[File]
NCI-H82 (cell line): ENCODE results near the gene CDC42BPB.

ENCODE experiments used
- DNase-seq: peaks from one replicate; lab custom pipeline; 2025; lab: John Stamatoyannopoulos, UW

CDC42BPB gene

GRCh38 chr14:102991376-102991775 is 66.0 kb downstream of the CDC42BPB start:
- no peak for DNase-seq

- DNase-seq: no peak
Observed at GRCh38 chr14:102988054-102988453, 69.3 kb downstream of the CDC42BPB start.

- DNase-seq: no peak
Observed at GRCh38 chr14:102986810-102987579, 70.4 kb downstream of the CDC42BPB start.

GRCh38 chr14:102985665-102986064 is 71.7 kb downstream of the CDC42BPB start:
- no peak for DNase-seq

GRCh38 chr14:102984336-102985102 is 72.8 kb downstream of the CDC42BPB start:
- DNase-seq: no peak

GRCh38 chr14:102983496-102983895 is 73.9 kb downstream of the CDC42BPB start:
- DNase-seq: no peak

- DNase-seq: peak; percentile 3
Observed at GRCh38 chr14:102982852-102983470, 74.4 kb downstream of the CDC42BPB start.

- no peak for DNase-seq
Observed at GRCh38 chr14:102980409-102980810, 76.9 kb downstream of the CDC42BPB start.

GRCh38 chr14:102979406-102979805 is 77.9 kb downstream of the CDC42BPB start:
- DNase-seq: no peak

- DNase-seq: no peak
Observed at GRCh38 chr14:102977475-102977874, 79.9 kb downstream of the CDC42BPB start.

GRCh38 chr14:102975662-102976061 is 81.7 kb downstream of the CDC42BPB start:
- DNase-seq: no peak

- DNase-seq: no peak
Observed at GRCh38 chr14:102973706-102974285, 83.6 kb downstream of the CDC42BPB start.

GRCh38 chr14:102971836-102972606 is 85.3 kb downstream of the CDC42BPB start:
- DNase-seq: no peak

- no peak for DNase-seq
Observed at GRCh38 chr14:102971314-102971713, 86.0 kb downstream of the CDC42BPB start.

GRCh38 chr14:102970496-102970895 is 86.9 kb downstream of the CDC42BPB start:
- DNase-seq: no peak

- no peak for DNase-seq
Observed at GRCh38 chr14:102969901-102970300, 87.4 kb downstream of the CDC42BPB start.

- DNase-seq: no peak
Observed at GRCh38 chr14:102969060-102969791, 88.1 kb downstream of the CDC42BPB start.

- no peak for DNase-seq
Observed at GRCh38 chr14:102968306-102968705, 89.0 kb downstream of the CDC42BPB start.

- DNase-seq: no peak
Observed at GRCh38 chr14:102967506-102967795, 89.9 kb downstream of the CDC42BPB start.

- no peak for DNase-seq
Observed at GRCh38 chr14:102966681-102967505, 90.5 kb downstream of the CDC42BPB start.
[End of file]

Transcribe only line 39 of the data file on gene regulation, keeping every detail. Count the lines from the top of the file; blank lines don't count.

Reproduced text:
- no peak for DNase-seq